|Publication number||US7885097 B2|
|Application number||US 12/501,077|
|Publication date||Feb 8, 2011|
|Filing date||Jul 10, 2009|
|Priority date||Oct 10, 2008|
|Also published as||US8213259, US20100091548, US20110026305|
|Publication number||12501077, 501077, US 7885097 B2, US 7885097B2, US-B2-7885097, US7885097 B2, US7885097B2|
|Inventors||Daniel S. Reed, Yong Lu, Andrew John Carter, Hai Li|
|Original Assignee||Seagate Technology Llc|
|Export Citation||BiBTeX, EndNote, RefMan|
|Patent Citations (21), Non-Patent Citations (1), Referenced by (2), Classifications (25), Legal Events (3)|
|External Links: USPTO, USPTO Assignment, Espacenet|
This application makes a claim of domestic priority under 35 U.S.C. §119(e) to U.S. Provisional Patent Application No. 61/104,402 filed Oct. 10, 2008.
Data storage devices can be used to store and retrieve user data in a fast and effective manner. Some data storage devices utilize a semiconductor array of solid-state memory cells to store data. The memory cells can be volatile or non-volatile. Some non-volatile memory cells can be provided with a 1T1R configuration with a single transistor (“T”) and a single programmable resistive sense element (“R”).
The resistive sense element is programmable to different resistive states through the application of write currents to the memory cell, and these different resistive states can be used to denote different logical states (e.g., logical 0, 1, 10, etc.). The programmed state of the resistive sense element can be sensed using a sense amplifier to detect a voltage generated by passage of a read current through the memory cell. A number of resistive sense element (RSE) constructions are known, including without limitation magnetic random access memory (MRAM), spin-torque transfer random access memory (STRAM), resistive random access memory (RRAM), phase change random access memory (PCRAM), and programmable metallic cells (PMCs).
The memory cell transistor serves as a switching device to facilitate access to the memory cell during write and read operations, and to decouple the memory cell from adjacent cells at other times. The cell transistor may be realized as an n-channel metal oxide semiconductor field effect transistor (NMOSFET).
The cell transistor will be sized to accommodate the relatively large bi-directional write currents used to program the RSE to different resistive states, and can require a substantially greater semiconductor area than the associated RSE in the cell. The size of the cell transistor can thus serve as a limiting factor in achieving greater areal data storage densities in a semiconductor array.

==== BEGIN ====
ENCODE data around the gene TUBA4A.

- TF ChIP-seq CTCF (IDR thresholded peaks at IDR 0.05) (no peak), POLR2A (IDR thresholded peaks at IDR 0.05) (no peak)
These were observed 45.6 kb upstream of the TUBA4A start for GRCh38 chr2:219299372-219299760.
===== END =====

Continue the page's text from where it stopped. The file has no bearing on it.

Various embodiments of the present invention are generally directed to a non-volatile memory cell and method of use therefor.
In accordance with various embodiments, a column of non-volatile memory cells is connected between opposing first and second control lines. A fixed reference voltage is applied to the second control line. The memory cells are simultaneously programmed to a first resistive state by applying a first voltage to the first control line that is greater than the fixed reference voltage. Less than all of the memory cells are subsequently simultaneously programmed to a different, second resistive state by applying a second voltage to the first control line that is less than the fixed reference voltage, so that at the conclusion of the respective programming steps a first portion of the memory cells along said column are at the first resistive state and a second portion of the memory cells along said column are at the second resistive state.
These and other features and advantages which characterize the various embodiments of the present invention can be understood in view of the following detailed discussion and the accompanying drawings.
Top level control of the device 100 in
The reference layer 114 has a fixed magnetic orientation in a selected direction. This fixed magnetic orientation can be established in a number of ways, such as via pinning to a separate magnet (not shown). The free layer 116 has a selectively programmable magnetic orientation that can be parallel or anti-parallel with the selected direction of the reference layer 114. Other respective magnetization orientations can be used, such as orientations substantially perpendicular to those shown in
A low resistance state RL for the MTJ 112 is achieved when the magnetization of the free layer 116 is oriented to be substantially in the same direction (parallel) as the magnetization of the reference layer 114. To orient the MTJ 112 in the parallel low resistance state, a write current 124 passes through the MTJ 112 so that the magnetization direction of the reference layer 114 sets the magnetic orientation of the free layer 116. Since electrons flow in the direction opposite to the direction of current, the write current direction passes from the free layer 116 to the reference layer 114, and the electrons travel from the reference layer 114 to the free layer 116.